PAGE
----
August 18, 2017 at 8:06 am EST | by Patrick Folliard
Keegan Theatre’s ‘Big Fish’ steeped in both reality and fantasy
Big Fish, gay news, Washington Blade

Dan Van Why (left) and Eilan Mazia in ‘Big Fish.’ (Photo by Cameron Whitman)

‘Big Fish’ 
 
Through Sept. 9
 
Keegan Theatre
 
1742 Church St., N.W.
 
$45-55
 
202-265-3767

“Big Fish” is a musical steeped in reality and fantasy. And now Keegan Theatre is tackling both aspects with varying degrees of success.

For as long as Will (Ricky Drummond) can remember, his father Edward Bloom (Dan Van Why) has told outlandish tall tales. When Will was a kid it was OK, but now that he’s starting a family of his own he’d like to know his father’s authentic story. Learning that time is increasingly of the essence, Will revisits both his father and his litany of wild stories in search of the truth.

With music and lyrics by Andrew Lippa and book by John August, “Big Fish” is based on Daniel Wallace’s novel and Tim Burton’s 2003 screen adaptation. Like the movie, this show doesn’t unfolds linearly. It’s the eve of Will’s wedding. The groom and his bride, preternaturally upbeat Josephine (Allie O’Donnell), both New York-based journalists who met in Baghdad, have traveled to the Will’s native Alabama to tie the knot. Prior to the festivities, Will asks Edward to refrain from telling any anecdotes and jokes, or making toasts of any kind. While Edward reluctantly agrees, it’s a promise the inveterate storyteller can’t possibly keep.

Will’s request to cease the verbal madness prompts a return to his childhood bedroom where Edward is regaling Young Will (Erik Peyton) with a bedtime story about the time he met a witch (an excellent Kathy McManus) who foretold his death. More stories include running off to join the circus and another involving the relentless pursuit of his then future wife. Edward’s tales are crowded with fairytale stock characters: witch, friendly giant, lovely damsel and rival numbskull Don Price played Eiten Mazia.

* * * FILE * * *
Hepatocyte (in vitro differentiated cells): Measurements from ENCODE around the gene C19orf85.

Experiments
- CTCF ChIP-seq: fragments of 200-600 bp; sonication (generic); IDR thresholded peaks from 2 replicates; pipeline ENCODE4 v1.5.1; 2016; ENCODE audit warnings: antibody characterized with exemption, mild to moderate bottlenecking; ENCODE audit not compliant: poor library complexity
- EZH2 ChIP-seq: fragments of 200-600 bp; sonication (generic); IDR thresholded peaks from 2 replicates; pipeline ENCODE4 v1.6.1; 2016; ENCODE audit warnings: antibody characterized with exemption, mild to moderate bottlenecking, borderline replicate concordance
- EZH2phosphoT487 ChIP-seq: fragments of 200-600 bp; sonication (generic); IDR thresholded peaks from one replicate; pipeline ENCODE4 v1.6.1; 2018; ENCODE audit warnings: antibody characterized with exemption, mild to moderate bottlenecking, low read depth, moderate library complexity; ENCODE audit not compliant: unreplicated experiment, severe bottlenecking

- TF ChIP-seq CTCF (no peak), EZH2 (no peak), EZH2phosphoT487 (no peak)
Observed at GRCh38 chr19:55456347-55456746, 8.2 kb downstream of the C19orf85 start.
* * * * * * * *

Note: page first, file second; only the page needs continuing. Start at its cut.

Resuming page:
Lippa’s songs are a mix of Broadway and Nashville. Despite some awkward lyrics “Sometimes he’s like a tank of laughing gas/sometimes he’s a pain in the ass,” it’s a melodic score sung pleasantly and charmingly delivered by Van Why as Edward. And as smart yet puzzled Will, Drummond is an adequate singer but his acting chops make up for any shortcomings in that area. In the role of Edward’s patient wife Sandra, Eleanor Todd gives a gorgeous rendition of a love song titled “I Don’t Need a Roof” and proves the show’s ultimate standout.

Co-directors Mark A. Rhea and Colin Smith’s staging is occasionally stolid, but despite that and August’s often clunky script, they’ve brought out the piece’s humor and some poignancy. And “Big Fish” is a family friendly. Perhaps too family friendly — fantasy segments have the feel of a production geared toward children and tend to drag. Slices of reality fare much better.

Using photographic and animated projections, Patrick Lord sets scenes with Manhattan cityscapes, rural landscapes and firefly-lit forests. Unfortunately, the intimate stage is bordered by yards and yards of distracting sheeting hung with ivy. Craig Miller’s makeup and hair helps enormously in bringing the musical’s more shocking characters to life. McManus’ wild white witch fright wig is terrific. The bearded lady’s (also McManus) full, dark whiskers are perfect. To play the giant, already very tall Grant Saunders is entirely transformed with long dark hair and bushy beard and made more towering atop enormous platform shoes.

The by far more interesting and revealing second act moves swiftly. When illness touches the family, Will digs deeper into Edward’s past. Unexpectedly he comes across instances when his father acted quietly and selflessly. And as Will moves forward, more and more, what’s true and what isn’t, becomes less and less important. And love steps to the fore.

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